Ok devil’s advocate perhaps but…..libraries of all kinds –corporate, academic, schools, special , government etc etc —not to mention the subscription based (public) London Library make loans to borrowers and are not part of PLR. What’s the problem? PLR is just a sampling scheme—it doesn’t cover all public libraries anyway. Perhaps the bigger issue is no PLR (or legal deposit) on ebooks….”  Ken Chad on Lis-Pub-Libs.

  • E-book loan revenue should fund book-buying – BookSeller.   BookSeller’s Assocation “has called for “a seat at the table” of culture minister Ed Vaizey’s review into e-book lending in libraries, while warning against the government using e-book loan payments as a “stealth revenue”.” Organisation supports proposal that e-books should only be available for loan via a physical visit to the library.  Also happy for libraries to charge for e-books, with the revenue being used to buy more library e-books.

“Gary Green: How do ACE aim to ensure that the non-arts aspects of libraries is developed as much as the cultural and arts aspects? Areas such as (but not only) support for education & literacy, community & social aspects are as important as the cultural and arts focus of libraries. Will the ACE charter and mission statement be amended to reflect your new responsibilities that go beyond the arts, as indicated above?Alan Davey: To Gary Green: We are already working hard to ensure that we join up arts and cultural activity with the wider libraries agenda, mainly through the Libraries development initiative announced in January. Areas such as education and literacy will be targeted through projects like the one led by the London Borough of Richmond, which tests the delivery of adult learning in libraries. The Books on Prescription project will also help libraries address health and social care issues by prescribing books from a list of high quality self-help manuals for people suffering from common mental health problems. It is also worth noting that most of the artistic activities going on within libraries will be used to support education and literacy, and will involve local communities. In answer to your second question, our mission statement has already changed to reflect our wider cultural remit and is very much embedded in our decision-making framework Culture, knowledge and understanding. Our charter has also been updated.” Arts Council England Live ChatInformation Twist.

  • Shared services: a proven model for libraries – Public Service. “The library services of 15 London boroughs work together on integrated development and problem-solving, reducing duplication and ensuring resources are used as efficiently as possible, writes Enfield Council’s Madeline Barratt”
  • Ten things I’ve learned from (and love about) libraries – Ten things I’ve learned (USA).  “Libraries are free public spaces. Think about what that means. A free open space for anybody to use and enjoy. Public space is sadly becoming more and more rare these days…”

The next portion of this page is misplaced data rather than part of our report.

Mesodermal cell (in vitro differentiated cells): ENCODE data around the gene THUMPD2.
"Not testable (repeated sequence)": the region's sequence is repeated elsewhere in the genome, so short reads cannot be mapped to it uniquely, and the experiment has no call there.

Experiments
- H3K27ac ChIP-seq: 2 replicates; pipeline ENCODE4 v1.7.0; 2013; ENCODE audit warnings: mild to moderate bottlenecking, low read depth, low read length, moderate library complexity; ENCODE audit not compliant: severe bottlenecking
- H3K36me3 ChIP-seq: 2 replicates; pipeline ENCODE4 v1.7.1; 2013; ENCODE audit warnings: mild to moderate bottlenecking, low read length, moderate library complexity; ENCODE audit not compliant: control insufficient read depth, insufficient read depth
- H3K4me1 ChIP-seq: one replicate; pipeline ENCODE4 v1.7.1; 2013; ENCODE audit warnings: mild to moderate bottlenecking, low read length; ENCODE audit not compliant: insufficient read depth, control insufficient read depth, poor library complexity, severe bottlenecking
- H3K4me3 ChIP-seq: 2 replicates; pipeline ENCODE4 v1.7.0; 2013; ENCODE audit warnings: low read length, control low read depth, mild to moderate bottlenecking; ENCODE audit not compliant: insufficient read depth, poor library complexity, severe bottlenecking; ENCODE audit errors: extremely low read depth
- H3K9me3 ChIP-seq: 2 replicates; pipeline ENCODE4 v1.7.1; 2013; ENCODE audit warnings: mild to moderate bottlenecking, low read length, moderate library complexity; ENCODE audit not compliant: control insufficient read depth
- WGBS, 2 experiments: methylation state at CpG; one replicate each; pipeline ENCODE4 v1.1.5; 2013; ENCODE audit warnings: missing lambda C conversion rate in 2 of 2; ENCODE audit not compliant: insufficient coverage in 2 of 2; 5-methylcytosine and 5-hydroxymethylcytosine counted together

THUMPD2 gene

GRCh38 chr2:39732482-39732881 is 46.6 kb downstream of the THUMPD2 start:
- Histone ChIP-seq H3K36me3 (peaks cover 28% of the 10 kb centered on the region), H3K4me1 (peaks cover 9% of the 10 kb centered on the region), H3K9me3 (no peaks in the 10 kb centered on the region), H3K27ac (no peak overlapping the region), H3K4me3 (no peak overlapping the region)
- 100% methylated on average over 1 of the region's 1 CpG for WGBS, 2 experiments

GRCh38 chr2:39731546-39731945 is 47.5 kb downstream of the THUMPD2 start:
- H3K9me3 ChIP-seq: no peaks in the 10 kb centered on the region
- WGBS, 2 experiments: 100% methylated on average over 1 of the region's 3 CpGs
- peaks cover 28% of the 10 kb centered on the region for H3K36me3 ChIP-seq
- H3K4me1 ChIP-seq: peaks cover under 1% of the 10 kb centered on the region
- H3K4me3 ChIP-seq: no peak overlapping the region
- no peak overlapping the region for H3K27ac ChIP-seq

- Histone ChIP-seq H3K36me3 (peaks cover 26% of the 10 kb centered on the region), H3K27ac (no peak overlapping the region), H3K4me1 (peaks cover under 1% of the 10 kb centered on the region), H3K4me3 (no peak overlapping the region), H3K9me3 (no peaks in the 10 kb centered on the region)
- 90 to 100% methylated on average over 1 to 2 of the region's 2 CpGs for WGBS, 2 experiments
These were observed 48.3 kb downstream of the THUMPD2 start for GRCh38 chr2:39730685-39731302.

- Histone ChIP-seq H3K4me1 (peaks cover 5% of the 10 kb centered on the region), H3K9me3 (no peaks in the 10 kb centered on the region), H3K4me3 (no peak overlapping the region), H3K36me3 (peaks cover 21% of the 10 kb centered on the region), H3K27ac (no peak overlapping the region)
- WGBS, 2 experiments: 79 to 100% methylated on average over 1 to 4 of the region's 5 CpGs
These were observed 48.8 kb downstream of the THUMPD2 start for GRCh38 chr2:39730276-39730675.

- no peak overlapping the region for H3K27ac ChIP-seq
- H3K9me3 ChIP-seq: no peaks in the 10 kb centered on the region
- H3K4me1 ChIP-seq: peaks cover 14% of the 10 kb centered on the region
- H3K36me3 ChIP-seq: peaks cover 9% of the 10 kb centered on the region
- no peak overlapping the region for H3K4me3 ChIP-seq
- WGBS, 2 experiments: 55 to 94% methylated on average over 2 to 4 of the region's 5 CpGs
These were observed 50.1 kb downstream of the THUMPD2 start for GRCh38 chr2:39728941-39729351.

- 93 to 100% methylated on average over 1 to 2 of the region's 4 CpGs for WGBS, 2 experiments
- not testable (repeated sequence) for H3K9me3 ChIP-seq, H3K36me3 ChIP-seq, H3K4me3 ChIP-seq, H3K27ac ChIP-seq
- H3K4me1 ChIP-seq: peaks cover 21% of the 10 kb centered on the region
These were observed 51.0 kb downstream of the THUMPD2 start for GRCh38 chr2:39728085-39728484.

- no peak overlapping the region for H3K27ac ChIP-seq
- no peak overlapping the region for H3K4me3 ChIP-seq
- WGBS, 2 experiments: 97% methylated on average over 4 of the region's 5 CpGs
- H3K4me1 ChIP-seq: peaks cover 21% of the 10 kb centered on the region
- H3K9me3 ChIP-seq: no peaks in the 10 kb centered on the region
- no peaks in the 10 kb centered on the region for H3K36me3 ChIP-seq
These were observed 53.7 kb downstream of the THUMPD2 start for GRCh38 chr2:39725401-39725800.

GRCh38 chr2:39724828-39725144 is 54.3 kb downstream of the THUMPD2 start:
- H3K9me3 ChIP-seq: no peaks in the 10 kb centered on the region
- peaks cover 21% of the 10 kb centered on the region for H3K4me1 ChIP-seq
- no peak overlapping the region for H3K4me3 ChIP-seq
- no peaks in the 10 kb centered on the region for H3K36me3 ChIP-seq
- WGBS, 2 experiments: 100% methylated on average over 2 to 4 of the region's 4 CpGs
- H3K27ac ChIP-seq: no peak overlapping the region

Truths and horrors of allowing porn on the internet in our public librariesSafe Schools Safe Libraries (USA). Some shocking comments on Youtube page: be warned.


Local News

  • Barnet – Friern Barnet Library: a casualty of “One Barnet” – Campaign for a Better Barnet.  Campaigner talks to shops near closed branch “Three of the four … had seen their livelihoods plummet since the library was closed. Mr Rajendrum of Anika News said his takings were down between 35 and 40%. The owner of Pizza Plaza, Mr Hassan, told me his business was losing over £700 worth of business a month. Meanwhile, Mr Masani, who runs the grocers on the corner of Friern Barnet Green, complained that his income had slumped by £1,500 a week. They all want the library to reopen.”

“I was ashamed to see an institution of my university, and a registered charity, involved in the actions that Were reported so luridly. There has long been a spirit that Oxford colleges, often unobtrusively, bring help and enlightenment to deprived areas (my own has a Settlement in a poor area of London, for instance). The same spirit would appear to be behind the original grant ofthe land at Kensal Rise under a restrictive covenant to the people of that area, the gift to stand as long as the building was used as a library.” Brent – Letter from Lindsey Davies to All Souls College

  • Doncaster – Woman’s library legal battle judgement reserved – BBC.  Forty-three councillors voted to include the budget amendment. Six councillors voted against and three abstained. David Wolfe QC, representing Ms Buck, said the mayor had “set his face” against the amendment from the very beginning.”He’s decided at the very outset not to draw down the money come what may,” said Mr Wolfe” … “The verdict for the judicial review at Leeds Combined Court Centre will be heard next week.”
    • Judicial review: judgement reserved – Save Doncaster Libraries.   “BBC News OnlineBBC Look North, BBC Radio Sheffield Bigger at Breakfast, Yorkshire Post and many more media outlets have covered the Judicial Review that took place at Leeds Combined Court yesterday, 24th July 2012. Campaign members were present to support Carol and the Public Interest Lawyers in this legal argument.  The Judgement has been reserved until Tuesday or Wednesday of next week.  We can only hope Justice prevails.”